Fifteen minute car drive from Le Roncole, direction Parma, lies small town of Fontanellato.
While on a post Christmas Sunday prosciutto tour, that we booked with Parma Golosa*, our guide took us to a small village in the northern part of Po valley. The place is probably better known as the birth place of famous Italian opera composer, Giuseppe Verdi. Fewer people actually knows that Le Roncole is one of the eight villages in the area that makes something very delicious and very precious.
The most recognizable Italian product is probably prosciutto.
Slow food and fast cars is a motto of Modena city and no wonder why since some of the most prominent men representing both food and cars were born just there. So if I give you just two words: red and a horse, I’m sure you would be able to make the connection, right?
During an extended research before our trip to Modena, I was browsing through the map, trying to figure out the best locations for our experience, when a certain village caught my eye.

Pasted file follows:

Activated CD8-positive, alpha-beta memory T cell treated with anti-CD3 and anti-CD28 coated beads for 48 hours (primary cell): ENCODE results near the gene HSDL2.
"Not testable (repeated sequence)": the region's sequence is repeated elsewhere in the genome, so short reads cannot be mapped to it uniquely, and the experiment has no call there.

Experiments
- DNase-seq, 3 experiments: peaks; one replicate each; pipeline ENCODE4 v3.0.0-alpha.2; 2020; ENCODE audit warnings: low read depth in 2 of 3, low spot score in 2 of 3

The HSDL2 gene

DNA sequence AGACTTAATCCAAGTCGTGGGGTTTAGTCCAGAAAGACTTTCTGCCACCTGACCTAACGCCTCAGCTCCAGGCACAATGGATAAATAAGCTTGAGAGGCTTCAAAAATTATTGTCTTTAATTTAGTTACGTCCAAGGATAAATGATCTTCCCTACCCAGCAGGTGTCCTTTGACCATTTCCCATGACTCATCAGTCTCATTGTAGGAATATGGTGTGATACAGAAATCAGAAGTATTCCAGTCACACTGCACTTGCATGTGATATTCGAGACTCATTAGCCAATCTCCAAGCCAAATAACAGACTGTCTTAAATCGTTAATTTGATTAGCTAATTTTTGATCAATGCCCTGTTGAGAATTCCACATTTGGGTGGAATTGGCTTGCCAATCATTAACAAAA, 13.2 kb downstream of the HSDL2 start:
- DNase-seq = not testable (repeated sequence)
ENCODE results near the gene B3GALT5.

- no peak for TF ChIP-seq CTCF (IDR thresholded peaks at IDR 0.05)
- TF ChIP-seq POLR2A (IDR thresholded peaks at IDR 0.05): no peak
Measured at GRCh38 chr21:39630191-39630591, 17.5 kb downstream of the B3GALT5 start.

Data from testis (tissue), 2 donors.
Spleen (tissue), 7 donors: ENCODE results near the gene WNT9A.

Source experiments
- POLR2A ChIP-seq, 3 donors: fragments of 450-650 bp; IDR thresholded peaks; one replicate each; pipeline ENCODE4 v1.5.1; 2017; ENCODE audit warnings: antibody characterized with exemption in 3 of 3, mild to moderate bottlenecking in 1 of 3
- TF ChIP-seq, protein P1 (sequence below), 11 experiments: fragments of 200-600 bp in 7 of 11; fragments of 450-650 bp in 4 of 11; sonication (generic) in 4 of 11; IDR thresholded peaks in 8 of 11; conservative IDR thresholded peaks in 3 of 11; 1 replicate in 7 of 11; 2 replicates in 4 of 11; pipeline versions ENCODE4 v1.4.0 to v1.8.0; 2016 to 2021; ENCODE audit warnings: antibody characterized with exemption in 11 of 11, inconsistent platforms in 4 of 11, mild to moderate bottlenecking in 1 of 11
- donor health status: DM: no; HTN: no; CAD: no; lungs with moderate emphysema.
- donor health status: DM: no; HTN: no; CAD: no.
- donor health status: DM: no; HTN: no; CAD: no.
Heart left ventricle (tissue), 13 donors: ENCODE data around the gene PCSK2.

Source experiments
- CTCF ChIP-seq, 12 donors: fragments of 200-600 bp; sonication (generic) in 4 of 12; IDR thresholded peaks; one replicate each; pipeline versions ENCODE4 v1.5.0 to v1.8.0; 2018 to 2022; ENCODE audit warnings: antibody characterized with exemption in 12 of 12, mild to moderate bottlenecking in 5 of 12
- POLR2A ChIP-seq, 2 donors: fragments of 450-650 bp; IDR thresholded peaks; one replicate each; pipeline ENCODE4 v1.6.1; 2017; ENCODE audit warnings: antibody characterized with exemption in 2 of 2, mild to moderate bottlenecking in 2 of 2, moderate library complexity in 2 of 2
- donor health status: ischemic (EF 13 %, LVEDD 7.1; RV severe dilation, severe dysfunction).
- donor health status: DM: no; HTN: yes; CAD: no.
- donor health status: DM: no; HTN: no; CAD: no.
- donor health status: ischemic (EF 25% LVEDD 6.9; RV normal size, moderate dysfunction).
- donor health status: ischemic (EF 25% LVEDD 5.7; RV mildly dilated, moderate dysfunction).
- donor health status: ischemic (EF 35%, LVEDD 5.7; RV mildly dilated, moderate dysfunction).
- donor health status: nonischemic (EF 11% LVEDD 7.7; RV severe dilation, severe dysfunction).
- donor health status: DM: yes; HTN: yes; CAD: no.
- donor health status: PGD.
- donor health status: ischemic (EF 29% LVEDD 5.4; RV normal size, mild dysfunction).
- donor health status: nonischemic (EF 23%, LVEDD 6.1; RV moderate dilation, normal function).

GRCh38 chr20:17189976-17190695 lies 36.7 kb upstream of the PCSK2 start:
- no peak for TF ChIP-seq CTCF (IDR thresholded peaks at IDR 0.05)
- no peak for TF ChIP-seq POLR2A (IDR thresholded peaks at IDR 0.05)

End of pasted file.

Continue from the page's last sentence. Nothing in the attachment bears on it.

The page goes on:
You have probably heard of balsamic vinegar at some point in your life and you even might use it on a daily basis, but you actually never knew what it’s made of? Is it made of wine? Grapes? White grapes? Red ones? Well, now it’s time to find it all out 🙂
Well, the best way to know the details is to visit a parmigiano factory. And the Emilia-Romagna is full of them. Especially the provinces of Parma, Reggio Emilia, the part of Bologna west of Reno, and Modena (all in Emilia-Romagna) as well as the part of Mantua in Lombardy that lies south of the river Po.
We have eaten, tried and savored more than we had seen in Modena, but that was all part of the plan.
If you have read my last post, you could see the real reason of our visit and stay in Modena, but even if Osteria Francescana is not something that would interest you, Modena, I’m sure, would.
Osteria Francescana has been on Debeli’s list for a long time and that means on mine as well. I wasn’t sure how or when we would finally dine in Modena, but I knew it will be one day.